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Old 07-08-2012, 07:22 PM
ngibson6 ngibson6 is offline
LawnSite Member
Join Date: Aug 2007
Location: West TN
Posts: 17
Originally Posted by Terry Metro Lawn View Post
I see you folks are quite passionate about this subject. Discussion good, namecalling bad. Just my .02.

I think we can all agree that ethanol costs much more than is passed-on. How long the Gov will continue to support this cost, who knows?

Unfortunately unless we go E100 we are still forced to import a substantial amount of oil.

The shelf life of ordinary gasoline is two weeks. Ethanol separates from gasoline (floats) a lot faster than that.

I don't think ethanol is the answer. It simply costs too much to produce plus it's very hard starting in cold weather.

We have domestic fuels available and not just propane. Why reinvent the wheel?

Hard starting in cold weather has nothing to do with ethanol. I'm originally from up north and experienced temps as low as -35F and never once felt there was a starting issue with a vehicle because of ethanol.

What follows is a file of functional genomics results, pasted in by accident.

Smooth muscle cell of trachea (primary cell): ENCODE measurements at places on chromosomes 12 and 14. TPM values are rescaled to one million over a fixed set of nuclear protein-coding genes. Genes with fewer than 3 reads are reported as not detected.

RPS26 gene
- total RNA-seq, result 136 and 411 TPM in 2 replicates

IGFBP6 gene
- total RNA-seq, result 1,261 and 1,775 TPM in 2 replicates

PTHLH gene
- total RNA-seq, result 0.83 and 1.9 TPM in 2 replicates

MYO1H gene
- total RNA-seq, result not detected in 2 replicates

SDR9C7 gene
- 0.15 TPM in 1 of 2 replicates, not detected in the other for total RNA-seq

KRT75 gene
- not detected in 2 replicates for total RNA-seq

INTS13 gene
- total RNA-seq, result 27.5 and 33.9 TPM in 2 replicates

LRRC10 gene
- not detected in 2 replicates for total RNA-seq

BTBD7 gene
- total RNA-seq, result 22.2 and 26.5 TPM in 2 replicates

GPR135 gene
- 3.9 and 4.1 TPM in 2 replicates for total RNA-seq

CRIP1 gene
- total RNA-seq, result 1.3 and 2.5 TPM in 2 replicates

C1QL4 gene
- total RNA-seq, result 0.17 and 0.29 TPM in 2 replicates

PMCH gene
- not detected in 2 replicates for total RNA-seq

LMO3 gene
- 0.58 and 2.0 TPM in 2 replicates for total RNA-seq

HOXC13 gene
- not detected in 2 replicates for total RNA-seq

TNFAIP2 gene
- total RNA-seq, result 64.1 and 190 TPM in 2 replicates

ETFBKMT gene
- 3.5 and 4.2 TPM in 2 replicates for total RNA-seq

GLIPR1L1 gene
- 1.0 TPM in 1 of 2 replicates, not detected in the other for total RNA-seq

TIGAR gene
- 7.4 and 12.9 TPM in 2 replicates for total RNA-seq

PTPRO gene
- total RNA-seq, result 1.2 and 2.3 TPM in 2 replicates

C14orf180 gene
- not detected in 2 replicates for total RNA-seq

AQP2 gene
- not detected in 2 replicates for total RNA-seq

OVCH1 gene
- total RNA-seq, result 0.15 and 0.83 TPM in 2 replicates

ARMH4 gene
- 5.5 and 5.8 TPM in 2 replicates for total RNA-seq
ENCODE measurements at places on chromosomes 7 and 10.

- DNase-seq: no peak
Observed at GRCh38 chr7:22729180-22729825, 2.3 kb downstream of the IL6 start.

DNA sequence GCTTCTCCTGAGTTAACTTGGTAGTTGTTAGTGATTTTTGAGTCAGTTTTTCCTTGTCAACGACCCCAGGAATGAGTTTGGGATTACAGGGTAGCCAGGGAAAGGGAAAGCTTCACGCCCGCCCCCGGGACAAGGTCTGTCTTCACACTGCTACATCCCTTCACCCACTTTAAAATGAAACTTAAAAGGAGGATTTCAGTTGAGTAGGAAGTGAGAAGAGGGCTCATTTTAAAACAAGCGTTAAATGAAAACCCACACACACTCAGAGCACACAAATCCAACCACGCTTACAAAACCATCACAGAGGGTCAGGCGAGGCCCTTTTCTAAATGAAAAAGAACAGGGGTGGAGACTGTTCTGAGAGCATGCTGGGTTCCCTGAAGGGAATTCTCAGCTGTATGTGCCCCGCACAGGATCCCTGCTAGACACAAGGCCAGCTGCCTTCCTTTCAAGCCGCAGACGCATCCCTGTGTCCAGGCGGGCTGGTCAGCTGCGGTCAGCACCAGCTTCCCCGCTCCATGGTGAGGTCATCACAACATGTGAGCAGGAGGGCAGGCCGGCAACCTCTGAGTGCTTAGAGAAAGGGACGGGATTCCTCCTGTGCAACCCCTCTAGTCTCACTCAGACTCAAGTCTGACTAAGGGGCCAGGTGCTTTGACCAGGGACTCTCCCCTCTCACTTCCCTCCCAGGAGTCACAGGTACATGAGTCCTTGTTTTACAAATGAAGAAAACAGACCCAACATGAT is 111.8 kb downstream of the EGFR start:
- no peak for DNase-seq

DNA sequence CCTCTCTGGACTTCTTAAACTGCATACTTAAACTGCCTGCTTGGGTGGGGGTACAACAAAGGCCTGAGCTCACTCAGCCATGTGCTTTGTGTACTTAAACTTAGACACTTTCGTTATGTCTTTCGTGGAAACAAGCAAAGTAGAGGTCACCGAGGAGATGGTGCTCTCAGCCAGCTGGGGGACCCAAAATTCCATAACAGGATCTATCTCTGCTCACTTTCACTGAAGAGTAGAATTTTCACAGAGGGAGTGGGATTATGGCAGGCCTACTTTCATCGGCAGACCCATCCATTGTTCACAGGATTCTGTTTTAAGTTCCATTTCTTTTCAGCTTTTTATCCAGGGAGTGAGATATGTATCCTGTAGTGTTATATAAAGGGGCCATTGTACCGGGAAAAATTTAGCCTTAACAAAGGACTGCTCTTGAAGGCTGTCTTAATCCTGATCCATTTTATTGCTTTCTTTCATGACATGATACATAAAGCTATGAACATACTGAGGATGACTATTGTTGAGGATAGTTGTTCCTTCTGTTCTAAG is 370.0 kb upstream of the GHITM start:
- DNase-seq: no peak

Also to those of you whining about subsidies, those expired at the end of 2011.

As for the notion that the entire kernel is used for ethanol production and there is nothing left, this is false. One of the by-products is dried distillers grains (DDGs) and this is fed to livestock.

I have never had an issue with any piece of equipment because of ethanol. Have a Shindaiwa trimmer that's six years old with the original carb. Shindaiwa blower that's 7 years old with original carb. I have read so many times someone will buy a trimmer or whatever and after a month say that ethanol ate the primer, fuel lines, ect. Then why don't you have to replace all primer bulbs, fuel lines, carbs, fuel pumps on everything monthly? This just doesn't make sense. I know someone who has a stihl trimmer that is almost 25 years old with the original primer, fuel lines and carb.

As far as ethanol wrecking fuel pumps in cars and trucks, I had a early 90s truck that ran ethanol all it's life. Original fuel pump was replaced at around 250,000 miles.

We had ethanol come to the pumps up north in the late 80s. I remember all the doom and gloom talk about how it was going to wreck everything and small engines would burn up and all that. Funny thing after a few months nothing happened and it was never talked about again.

These are all just my observations obviously but just can not understand how one guy has nothing but problems that are supposedly traced back to ethanol, and another guy has no problems. And they are running similar equipment.
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